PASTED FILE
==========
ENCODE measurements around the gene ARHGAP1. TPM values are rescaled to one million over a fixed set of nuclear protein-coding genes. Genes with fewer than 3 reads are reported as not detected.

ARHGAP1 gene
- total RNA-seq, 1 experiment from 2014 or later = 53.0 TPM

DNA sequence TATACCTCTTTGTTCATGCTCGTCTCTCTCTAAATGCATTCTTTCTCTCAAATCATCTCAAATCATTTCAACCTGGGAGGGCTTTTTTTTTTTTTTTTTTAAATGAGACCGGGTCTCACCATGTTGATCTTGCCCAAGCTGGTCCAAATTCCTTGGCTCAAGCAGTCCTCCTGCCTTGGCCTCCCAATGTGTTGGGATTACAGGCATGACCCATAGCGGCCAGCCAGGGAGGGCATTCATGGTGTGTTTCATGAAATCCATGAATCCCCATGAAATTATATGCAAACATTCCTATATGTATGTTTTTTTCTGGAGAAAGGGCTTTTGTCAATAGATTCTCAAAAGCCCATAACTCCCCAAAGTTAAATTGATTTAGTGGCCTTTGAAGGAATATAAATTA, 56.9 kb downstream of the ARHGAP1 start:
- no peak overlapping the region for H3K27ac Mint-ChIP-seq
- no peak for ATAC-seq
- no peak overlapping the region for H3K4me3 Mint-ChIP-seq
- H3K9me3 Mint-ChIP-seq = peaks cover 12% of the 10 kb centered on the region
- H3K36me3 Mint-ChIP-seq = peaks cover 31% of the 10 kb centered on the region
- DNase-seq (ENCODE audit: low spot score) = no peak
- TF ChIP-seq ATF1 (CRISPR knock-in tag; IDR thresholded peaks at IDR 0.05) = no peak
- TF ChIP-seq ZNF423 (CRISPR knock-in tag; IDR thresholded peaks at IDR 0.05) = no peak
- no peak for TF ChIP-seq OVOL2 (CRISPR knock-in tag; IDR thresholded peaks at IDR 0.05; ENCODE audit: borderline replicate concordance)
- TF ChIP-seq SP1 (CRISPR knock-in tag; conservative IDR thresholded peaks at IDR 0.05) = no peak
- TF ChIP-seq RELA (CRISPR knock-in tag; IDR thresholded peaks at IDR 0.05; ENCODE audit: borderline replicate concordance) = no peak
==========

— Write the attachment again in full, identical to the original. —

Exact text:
ENCODE measurements around the gene ARHGAP1. TPM values are rescaled to one million over a fixed set of nuclear protein-coding genes. Genes with fewer than 3 reads are reported as not detected.

ARHGAP1 gene
- total RNA-seq, 1 experiment from 2014 or later = 53.0 TPM

DNA sequence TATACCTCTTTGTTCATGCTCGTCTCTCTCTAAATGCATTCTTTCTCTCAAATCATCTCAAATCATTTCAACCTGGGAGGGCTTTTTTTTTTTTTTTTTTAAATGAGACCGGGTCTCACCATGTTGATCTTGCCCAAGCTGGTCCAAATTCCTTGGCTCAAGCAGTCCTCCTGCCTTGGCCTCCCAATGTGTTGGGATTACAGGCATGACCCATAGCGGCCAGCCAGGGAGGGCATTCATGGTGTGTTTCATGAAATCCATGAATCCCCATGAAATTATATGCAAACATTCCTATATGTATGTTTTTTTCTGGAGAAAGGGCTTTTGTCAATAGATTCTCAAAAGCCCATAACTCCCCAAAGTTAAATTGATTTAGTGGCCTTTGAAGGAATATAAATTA, 56.9 kb downstream of the ARHGAP1 start:
- no peak overlapping the region for H3K27ac Mint-ChIP-seq
- no peak for ATAC-seq
- no peak overlapping the region for H3K4me3 Mint-ChIP-seq
- H3K9me3 Mint-ChIP-seq = peaks cover 12% of the 10 kb centered on the region
- H3K36me3 Mint-ChIP-seq = peaks cover 31% of the 10 kb centered on the region
- DNase-seq (ENCODE audit: low spot score) = no peak
- TF ChIP-seq ATF1 (CRISPR knock-in tag; IDR thresholded peaks at IDR 0.05) = no peak
- TF ChIP-seq ZNF423 (CRISPR knock-in tag; IDR thresholded peaks at IDR 0.05) = no peak
- no peak for TF ChIP-seq OVOL2 (CRISPR knock-in tag; IDR thresholded peaks at IDR 0.05; ENCODE audit: borderline replicate concordance)
- TF ChIP-seq SP1 (CRISPR knock-in tag; conservative IDR thresholded peaks at IDR 0.05) = no peak
- TF ChIP-seq RELA (CRISPR knock-in tag; IDR thresholded peaks at IDR 0.05; ENCODE audit: borderline replicate concordance) = no peak